Damn The Luck, Remembering My Uncle With Just One Story

In a book I wrote one of the characters likes to say “Damn the luck.” That is something my uncle liked to say and recently it put me in mind of a story about my uncle I had forgotten.

I was spending the day, or the weekend more than likely, with my grandparents and as was often the case at that time, my uncle was there popping colored popcorn (as in the colors of the rainbow) and telling me stories about how my grandmother caught him smoking when he was young and made him smoke a whole pack and he threw up before he could reach the kitchen sink.

We were in the living room where my brother would set a green velour chair on fire one day and it would take us all years to understand that if certain things were meant to be set on fire, a green velour chair was among them.

I don’t know for sure but my guess is, and it is likely a good guess, we were watching an Audie Murphy movie on a Saturday. Audie Murphy would have been only recently dead at the time. My grandpa’s first name was Murphy and that was my uncle’s name too and for all of my childhood, maybe even most of my adulthood, maybe up until this moment, I believed they were fans of Audie Murphy first because he was a war hero, and second because they shared his name.

Whatever we were watching and whatever we were talking about, it was interrupted by a crash bang.  It was the sound of King Kong landing on a street nearby, followed by the sound of fingernails being dragged across a chalkboard.

My grandpa only raised an eyebrow because, after Pearl Harbor, to hell with a little crash bang on a Saturday afternoon. But my uncle jumped up in a hurry to go out and see what it was. I followed him because he was my uncle and he always had adventure in his eyes and in his shoes and it seemed to me, and I mean seemed, that he never did like to lie to me about anything, even the things grownups think they should lie about to children.

The California neighborhood where my grandparent’s lived then was separated from the main road by a service road, but between the main road and the service road there was a difference in elevation of at least five feet. What my uncle saw and I saw too once we reached the sidewalk was that a car or its driver had made a severe misjudgment or experienced a complete lack of judgment in navigating the difference in elevation between the main road the service road. The car was on its side and the driver was crawling out through the broken windshield.

My uncle ran toward the accident. So I did too. The man who was climbing out the broken windshield didn’t make it any further than the ground next to his car. My uncle arrived with me not too fast on his heels, but he gave me a look that meant I should not come any closer than the distance the car would cover if it decided to finish rolling over. He began checking the man for, I didn’t know what, but probably broken things. The man said he needed to get away. My uncle told him he wasn’t going anywhere. The man said something about the police. My uncle told him he wasn’t going anywhere.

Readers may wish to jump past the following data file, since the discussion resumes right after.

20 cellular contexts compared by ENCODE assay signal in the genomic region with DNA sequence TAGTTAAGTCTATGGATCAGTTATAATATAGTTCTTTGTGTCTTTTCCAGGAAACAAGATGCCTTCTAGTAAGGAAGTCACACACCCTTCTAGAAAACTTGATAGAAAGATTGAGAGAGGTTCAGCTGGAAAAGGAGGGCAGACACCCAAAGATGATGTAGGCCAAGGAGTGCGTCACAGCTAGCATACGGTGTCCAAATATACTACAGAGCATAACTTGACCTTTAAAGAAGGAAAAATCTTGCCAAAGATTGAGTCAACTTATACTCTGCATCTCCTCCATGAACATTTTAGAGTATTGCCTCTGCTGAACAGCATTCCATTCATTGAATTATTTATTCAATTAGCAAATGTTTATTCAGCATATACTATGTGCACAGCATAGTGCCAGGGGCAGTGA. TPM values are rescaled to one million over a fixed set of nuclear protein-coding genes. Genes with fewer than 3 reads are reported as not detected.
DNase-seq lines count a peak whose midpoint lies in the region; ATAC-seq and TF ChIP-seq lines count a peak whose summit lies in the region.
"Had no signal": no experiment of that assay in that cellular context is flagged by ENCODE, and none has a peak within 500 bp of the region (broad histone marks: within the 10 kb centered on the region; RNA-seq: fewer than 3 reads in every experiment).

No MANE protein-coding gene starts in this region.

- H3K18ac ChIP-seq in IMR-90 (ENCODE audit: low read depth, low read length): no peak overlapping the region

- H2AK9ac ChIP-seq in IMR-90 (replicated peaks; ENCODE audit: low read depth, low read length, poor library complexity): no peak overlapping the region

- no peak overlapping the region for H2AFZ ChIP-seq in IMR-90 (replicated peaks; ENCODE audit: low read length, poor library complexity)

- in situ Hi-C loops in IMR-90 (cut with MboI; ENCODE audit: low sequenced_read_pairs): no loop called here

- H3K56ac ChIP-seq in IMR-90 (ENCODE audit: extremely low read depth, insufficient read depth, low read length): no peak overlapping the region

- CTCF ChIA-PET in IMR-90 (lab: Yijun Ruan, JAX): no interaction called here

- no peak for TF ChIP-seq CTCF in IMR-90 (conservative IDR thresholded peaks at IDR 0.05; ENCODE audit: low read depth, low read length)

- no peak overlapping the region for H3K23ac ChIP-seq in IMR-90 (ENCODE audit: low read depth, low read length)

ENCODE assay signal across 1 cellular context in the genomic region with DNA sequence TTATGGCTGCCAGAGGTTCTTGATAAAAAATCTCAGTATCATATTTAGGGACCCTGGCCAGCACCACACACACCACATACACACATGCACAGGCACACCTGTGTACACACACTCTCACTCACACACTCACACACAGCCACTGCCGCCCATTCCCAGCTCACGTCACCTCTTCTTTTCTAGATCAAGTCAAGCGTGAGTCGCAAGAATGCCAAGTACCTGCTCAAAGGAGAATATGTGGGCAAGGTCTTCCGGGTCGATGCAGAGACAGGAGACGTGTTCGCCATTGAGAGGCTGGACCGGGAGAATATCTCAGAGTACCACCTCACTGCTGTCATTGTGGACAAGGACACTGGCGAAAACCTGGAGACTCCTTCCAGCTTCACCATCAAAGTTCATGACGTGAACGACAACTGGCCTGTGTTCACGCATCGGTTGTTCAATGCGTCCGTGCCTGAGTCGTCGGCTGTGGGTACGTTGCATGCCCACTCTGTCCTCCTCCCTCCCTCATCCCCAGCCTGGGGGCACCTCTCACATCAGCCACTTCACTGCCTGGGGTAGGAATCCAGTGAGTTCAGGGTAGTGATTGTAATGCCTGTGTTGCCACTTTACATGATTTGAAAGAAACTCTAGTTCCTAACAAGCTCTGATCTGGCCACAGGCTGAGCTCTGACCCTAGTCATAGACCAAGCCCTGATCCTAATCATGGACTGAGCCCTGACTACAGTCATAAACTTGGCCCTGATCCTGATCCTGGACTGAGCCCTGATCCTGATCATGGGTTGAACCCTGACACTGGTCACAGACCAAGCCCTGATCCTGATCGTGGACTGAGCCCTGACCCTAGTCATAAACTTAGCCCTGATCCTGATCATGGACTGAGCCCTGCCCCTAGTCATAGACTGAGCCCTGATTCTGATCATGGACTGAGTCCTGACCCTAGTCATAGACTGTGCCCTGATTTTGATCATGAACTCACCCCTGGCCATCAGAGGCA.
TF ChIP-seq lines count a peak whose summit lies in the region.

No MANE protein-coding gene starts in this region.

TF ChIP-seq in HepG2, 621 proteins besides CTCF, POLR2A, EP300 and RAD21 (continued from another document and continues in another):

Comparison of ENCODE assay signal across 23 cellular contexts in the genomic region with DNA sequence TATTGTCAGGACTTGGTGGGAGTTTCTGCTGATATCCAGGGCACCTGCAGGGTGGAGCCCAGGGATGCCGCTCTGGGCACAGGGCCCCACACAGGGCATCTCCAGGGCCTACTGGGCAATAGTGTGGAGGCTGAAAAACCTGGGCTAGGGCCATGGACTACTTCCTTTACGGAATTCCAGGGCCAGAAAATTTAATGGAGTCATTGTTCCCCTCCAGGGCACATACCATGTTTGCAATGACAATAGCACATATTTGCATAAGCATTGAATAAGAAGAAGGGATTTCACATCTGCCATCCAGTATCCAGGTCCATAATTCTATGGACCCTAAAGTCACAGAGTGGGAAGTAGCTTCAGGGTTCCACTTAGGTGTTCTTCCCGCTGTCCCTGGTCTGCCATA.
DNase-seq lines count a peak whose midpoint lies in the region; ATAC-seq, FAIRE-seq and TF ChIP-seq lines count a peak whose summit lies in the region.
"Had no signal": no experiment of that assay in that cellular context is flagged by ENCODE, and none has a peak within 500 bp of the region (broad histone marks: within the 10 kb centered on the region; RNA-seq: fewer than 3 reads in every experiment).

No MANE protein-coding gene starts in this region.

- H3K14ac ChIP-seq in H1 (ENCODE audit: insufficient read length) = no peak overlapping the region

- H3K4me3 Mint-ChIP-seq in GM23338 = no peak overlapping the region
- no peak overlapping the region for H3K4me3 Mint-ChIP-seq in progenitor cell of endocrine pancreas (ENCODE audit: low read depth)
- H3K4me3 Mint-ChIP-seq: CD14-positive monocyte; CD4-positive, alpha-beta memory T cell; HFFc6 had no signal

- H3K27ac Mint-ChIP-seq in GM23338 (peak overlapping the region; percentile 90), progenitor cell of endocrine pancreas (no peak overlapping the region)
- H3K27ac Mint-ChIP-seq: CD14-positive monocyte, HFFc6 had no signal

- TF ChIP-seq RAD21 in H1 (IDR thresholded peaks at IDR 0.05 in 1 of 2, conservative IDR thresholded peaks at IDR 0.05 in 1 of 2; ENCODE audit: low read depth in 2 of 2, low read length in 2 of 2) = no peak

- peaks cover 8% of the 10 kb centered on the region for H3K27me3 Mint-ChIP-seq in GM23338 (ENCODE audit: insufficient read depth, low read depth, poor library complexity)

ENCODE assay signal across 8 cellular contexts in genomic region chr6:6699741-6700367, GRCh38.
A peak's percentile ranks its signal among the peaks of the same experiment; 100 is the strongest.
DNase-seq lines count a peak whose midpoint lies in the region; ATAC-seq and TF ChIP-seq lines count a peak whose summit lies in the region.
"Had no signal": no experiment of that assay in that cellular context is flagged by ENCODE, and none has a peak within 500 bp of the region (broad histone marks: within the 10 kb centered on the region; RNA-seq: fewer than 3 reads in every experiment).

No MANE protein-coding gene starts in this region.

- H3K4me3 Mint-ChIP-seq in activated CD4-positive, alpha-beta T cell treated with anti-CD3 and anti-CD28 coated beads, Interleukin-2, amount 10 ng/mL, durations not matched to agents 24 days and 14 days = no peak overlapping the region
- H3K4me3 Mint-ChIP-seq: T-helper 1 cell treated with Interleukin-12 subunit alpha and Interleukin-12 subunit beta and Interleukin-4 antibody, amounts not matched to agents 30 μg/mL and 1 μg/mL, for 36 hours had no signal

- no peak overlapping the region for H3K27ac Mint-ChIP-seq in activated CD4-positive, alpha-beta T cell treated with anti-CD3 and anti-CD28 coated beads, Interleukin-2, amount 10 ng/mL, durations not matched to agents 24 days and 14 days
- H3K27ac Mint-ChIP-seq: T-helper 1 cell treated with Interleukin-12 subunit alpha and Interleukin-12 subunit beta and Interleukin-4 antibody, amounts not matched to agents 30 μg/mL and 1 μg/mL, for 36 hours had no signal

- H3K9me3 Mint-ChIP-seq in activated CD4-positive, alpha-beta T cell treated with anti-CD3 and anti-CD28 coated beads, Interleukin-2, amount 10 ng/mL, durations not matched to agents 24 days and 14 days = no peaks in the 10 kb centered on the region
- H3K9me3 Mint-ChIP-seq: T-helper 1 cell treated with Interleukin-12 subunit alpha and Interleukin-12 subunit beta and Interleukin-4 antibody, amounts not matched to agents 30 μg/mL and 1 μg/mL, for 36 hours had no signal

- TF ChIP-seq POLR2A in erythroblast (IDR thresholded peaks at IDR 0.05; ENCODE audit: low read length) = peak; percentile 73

I should explain that I was a child, not much older than eleven or twelve. My uncle was not actually a hero, at least not that day, and he was not actually unencumbered by any responsibilities, but that is how I always understood him. He owed the man bleeding on the street nothing, but still he made the man be quiet. He made the man be still. He made the man forget about running because the man was drunk or high or both.  And even at a young age, I knew my uncle was making some sort of calculation. He didn’t care about the man, not really. Like my grandpa, my uncle understood consequences as straight lines drawn directly from one thing to another. The only person responsible for the man bleeding in the street was the man bleeding in the street. But I think my uncle knew that the world would be worse in some way if the man ran away, or crawled away. My uncle suffered many consequences for his actions over the years and though I cannot say he never tried to avoid those consequences, I think I can say he didn’t whine about them. “Damn the luck” was his signature phrase, a way of acknowledging if not admitting that we all more or less create our own circumstances. No, the drunk man who tried to chitty chitty bang bang his car wasn’t going anywhere.

I believe my Uncle Murphy was a moral man, a good man, maybe even a righteous man in the way I understand righteousness, which is nothing like holiness or godliness or being full of faith. Trouble found him, at least early in his life, because trouble liked the look of him, liked the way he stood in every room like he owned the room, liked the way he smiled like he just took you and you didn’t even know it, liked how anyone being angry with him only made him smile wider.

My Uncle Murphy is the only person I ever met who had been thrown through the plate glass window of a drinking establishment, like in a western movie. He was once stabbed in the arm by a hitchhiker. And these are just small glimpses of the life. The stories go on and on. When he died, on an oil rig in the Gulf of Mexico, he died because he put himself in harm’s way rather than let others do it.  By then, as an EMT out on the platform, he actually had been a hero for many people many times. After his funeral I sat with my cousins and my uncle’s step sons and there was no end to the stories. Maybe the best measure of a life is how long they can tell stories about you after your gone. By that measure, my Uncle Murphy walked tall.